Why did we make an Escape Room? There are certainly a lot of them! Worldwide, Wikipedia has the number at 2800 venues as of 2015 and that number is only increasing. That number is scary for a new business, especially one with relatively few barriers to entry. We detailed what our company values are in our Manifesto page, but I wanted to speak personally about what the business means to me and why I wanted to open one.
My favorite gaming experience growing up was a game of How to Host a Murder that I played at my best friend's birthday party when I was 13. There were many things to like about this game, including the fact that girls were present, well OK fine, mostly because there were girls present. But I also loved that the action of the game, the engine that drove it, was social interaction (with, for instace, girls...) For those who have never played, it's part role-playing (each person acts a part in a mystery) and deduction (find the killer who is one of the participants or avoid detection if it's you.)
This generated a very different experience than arcade games or even board games. The social dynamic added two things. It made the experience shared, but it also gave the game another dimension. You could think during and afterward about how people interacted with each other and with the game itself in a robust way. You could think about what they would say, their body language, what topics they would approach other people to discuss. It was the type of experience I always wanted to repeat, role-playing, but in goal-oriented context. Homo Ludens, anybody?
Escape Rooms (or is it Escape Games? Is there a difference?) typically offer the social aspect as you have to work together to "escape" the room but I felt there was something missing, even as I enjoyed them. Escape Rooms so often felt like a team effort to do a bunch of arbitrary tasks (find the hidden code in blue light!) in an arbitrary context (to escape the room!) and so the experience was fun in the moment, but would leave me feeling hollow.I wanted that experience from my childhood, that feeling that I was somewhere else, with my friends helping to transport me there.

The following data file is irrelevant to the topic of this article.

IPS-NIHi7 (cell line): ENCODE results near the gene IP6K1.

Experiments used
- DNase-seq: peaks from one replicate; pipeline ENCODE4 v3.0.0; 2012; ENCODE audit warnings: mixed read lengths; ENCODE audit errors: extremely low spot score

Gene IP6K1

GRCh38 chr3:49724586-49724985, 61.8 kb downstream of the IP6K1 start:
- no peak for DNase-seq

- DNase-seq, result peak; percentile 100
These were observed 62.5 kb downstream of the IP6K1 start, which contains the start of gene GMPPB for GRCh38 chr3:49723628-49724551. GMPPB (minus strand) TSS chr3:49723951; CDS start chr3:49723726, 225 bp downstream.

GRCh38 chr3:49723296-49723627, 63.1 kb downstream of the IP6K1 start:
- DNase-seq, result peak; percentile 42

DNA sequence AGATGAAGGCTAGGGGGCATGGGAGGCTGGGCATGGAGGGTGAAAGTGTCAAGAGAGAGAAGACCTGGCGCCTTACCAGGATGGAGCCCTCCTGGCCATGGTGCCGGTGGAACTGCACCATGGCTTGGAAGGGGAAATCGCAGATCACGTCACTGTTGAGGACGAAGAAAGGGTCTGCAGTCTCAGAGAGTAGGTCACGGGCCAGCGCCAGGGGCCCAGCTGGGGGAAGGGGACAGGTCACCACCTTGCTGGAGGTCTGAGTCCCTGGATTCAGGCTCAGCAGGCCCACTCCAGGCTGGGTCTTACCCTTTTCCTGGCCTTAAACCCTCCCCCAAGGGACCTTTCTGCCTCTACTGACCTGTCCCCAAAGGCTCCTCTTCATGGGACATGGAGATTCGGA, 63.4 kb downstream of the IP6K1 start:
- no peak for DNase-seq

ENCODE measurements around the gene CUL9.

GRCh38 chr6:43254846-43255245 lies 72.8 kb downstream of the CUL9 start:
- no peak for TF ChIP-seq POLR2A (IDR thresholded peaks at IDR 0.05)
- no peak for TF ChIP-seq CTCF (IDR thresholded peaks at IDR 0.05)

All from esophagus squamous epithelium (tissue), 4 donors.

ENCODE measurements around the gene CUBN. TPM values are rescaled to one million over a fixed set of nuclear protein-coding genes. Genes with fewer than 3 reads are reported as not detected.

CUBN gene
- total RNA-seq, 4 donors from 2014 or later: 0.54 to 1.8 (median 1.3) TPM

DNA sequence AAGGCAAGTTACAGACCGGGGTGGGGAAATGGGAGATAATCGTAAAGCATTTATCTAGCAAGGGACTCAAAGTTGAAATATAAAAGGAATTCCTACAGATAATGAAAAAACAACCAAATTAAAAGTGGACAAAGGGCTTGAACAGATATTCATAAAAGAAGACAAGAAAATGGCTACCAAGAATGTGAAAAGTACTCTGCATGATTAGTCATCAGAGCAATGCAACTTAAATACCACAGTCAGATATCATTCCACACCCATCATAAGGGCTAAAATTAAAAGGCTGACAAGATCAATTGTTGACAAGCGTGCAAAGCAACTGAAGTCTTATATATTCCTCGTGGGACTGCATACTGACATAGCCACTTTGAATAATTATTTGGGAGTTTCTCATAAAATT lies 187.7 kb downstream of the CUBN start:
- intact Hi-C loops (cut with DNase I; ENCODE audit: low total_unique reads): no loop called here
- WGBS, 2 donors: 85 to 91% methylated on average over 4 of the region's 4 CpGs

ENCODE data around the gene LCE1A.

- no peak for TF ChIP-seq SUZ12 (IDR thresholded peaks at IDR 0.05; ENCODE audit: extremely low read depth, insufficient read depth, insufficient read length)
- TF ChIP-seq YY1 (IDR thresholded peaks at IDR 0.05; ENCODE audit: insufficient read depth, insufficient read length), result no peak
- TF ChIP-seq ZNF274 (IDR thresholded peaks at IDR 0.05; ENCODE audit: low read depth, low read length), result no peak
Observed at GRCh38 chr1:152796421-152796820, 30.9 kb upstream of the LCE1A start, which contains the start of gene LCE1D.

Going back to escape games, I liked the "group working together" aspect, but we were working together for what? So often, there was no context for our activity. The context I wanted was to feel a part of story, a world that was magical and not my own.
At Enigma HQ, and specifically The Lazarus Crystal, my desire has been to take the world-building that came from the acting parts of the How to Host a Murder and build them into the physical things we can offer our customers. Instead of relying on my friend's acting (better than mine, but that's not saying much) we generate an immersive experience through world-building in our physical sets, in our videos, and in the narrative content that we would weave through the puzzles.
Brian has been in the games industry for over 20 years, first as a professional Magic player. He went on to become a professional poker player and game designer. In an effort to understand obscure technologies and lose what remaining free time he had, he opened Enigma HQ!